Surviving suicide loss – what to expect

Suicide ripples out through families,  social circles and communities. Whether you have lost a loved one, witnessed or found them after, or witnessed the death of another, the trauma of your loss and experience will affect you in different ways.

According to the American Foundation for Suicide Prevention (AFSP): “Everyone experiences a suicide loss in their own way. There is no list of emotions that will exactly fit your experience. However, many people who have lived through the suicide of a loved one experience some combination of the following feelings and grief responses:

  • Shock
  • Denial and disbelief
  • Grief
  • Rejection and abandonment
  • Anger
  • Guilt
  • Blame and self-recrimination
  • Confusion
  • Relief
  • Betrayal
  • Shame and embarrassment
  • Isolation
  • Depression and sadness
  • Suicidal feelings
  • Yearning for the person

If you witnessed the suicide or found the body

“If you witnessed the suicide of your loved one or found the body, you are likely to experience trauma symptoms in addition to grief over the loss of your loved one,” AFSP notes. “Images of your loved one at the time of death may be burned into your memory, making it difficult to concentrate on other things. You may experience anxiety and confusion as well as physical symptoms such as chest pain, stomach or digestive problems, breathing problems, or difficulty sleeping. It is also important to know that, even when you have not been an eyewitness to the death, you may develop trauma symptoms.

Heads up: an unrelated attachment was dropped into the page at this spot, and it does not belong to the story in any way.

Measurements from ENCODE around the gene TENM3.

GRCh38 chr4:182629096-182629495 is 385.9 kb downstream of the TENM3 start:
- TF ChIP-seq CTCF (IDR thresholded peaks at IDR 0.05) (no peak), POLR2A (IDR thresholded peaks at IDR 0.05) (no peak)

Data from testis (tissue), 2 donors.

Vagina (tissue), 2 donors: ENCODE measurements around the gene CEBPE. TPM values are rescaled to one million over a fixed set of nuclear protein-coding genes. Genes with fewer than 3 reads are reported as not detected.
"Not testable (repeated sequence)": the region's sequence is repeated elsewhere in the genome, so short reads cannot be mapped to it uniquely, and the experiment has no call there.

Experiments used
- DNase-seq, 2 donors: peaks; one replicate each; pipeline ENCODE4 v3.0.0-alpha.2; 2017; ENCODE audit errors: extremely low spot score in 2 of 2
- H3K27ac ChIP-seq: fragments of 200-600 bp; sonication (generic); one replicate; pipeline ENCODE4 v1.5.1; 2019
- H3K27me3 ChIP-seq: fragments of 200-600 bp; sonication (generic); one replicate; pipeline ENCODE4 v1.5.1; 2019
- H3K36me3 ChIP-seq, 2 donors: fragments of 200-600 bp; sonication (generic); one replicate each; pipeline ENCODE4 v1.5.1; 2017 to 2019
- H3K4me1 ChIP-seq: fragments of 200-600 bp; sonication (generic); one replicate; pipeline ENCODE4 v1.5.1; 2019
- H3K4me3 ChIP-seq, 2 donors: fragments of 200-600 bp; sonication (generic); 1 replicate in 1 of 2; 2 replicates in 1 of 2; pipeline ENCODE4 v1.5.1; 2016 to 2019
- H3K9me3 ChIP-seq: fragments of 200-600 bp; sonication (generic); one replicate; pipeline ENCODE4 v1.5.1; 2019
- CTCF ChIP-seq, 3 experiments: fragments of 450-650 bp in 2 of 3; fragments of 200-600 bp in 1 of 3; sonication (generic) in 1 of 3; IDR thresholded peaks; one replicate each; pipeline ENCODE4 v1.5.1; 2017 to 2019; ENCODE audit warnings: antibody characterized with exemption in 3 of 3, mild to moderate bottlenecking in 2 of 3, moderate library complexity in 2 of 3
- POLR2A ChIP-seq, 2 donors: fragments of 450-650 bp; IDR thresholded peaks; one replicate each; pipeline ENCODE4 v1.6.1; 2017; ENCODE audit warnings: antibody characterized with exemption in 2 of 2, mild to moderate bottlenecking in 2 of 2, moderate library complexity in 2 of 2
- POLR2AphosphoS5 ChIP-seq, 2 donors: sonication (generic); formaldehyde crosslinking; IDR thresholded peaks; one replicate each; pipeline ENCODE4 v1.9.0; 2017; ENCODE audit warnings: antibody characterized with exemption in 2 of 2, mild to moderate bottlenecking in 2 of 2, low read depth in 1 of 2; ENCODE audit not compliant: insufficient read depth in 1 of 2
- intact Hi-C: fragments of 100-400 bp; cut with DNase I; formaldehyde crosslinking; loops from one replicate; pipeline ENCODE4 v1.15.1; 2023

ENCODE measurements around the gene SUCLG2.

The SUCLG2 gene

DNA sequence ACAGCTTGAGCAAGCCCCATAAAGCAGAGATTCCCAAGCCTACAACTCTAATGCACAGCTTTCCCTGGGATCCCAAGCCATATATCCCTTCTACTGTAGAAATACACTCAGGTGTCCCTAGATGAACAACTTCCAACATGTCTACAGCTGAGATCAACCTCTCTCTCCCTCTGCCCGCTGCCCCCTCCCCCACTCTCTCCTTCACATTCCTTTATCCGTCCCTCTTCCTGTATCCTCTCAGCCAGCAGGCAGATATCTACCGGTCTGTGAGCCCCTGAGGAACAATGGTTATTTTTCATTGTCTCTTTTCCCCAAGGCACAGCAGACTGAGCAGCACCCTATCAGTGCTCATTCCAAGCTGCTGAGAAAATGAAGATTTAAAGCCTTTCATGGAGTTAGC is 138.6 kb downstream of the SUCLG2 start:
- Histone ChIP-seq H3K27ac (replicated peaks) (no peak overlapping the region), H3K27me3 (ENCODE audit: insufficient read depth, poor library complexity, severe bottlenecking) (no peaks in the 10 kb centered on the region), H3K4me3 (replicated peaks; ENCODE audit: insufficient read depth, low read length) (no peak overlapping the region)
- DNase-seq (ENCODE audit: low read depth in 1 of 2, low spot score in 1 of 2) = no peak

“These emotional and physical reactions are normal responses to trauma and, even though it may not feel like it now, they will likely diminish in the weeks and months to come. If they do not, it is best to seek the help of a mental health professional who has experience working with people who have had traumatic experiences or losses.”

Taking care of yourself

Meeting Of Support Group Looking At Member Worried

“No matter how you choose to deal with your grief, you should not have to cope with your loss alone; be open to letting people help you live through this experience.

“It may seem as if life will never feel normal again, as if you will not survive this, but you will. Be kind and patient with yourself, and find support — from other suicide loss survivors through AFSP’s Healing Conversations, by going to a support group, by seeing a therapist or counselor, or by attending an International Survivors of Suicide Loss Day event.”

For more information on taking care of yourself as a suicide loss survivor visit AFSP here.

You might be interested in other articles in News and Research.

Published by Tim Rowden

The Grief Project is dedicated to sharing the stories of suicide loss survivors as well as information and research on suicide, mental health, advocacy and prevention. I’m a suicide loss survivor, husband, father, writer and journalist, with 33 years experience as a reporter and editor. I believe sharing our stories can help help others who are struggling, whether they are loss survivors or struggling with depression or other mental health issues. We honor them and honor our loved ones by sharing our stories.

One thought on “Surviving suicide loss – what to expect

  1. I loved the resources that you’ve posted and is helpful for someone like my going through a loss by suicide. Thank you, i republished your post on my page to spread the resources!


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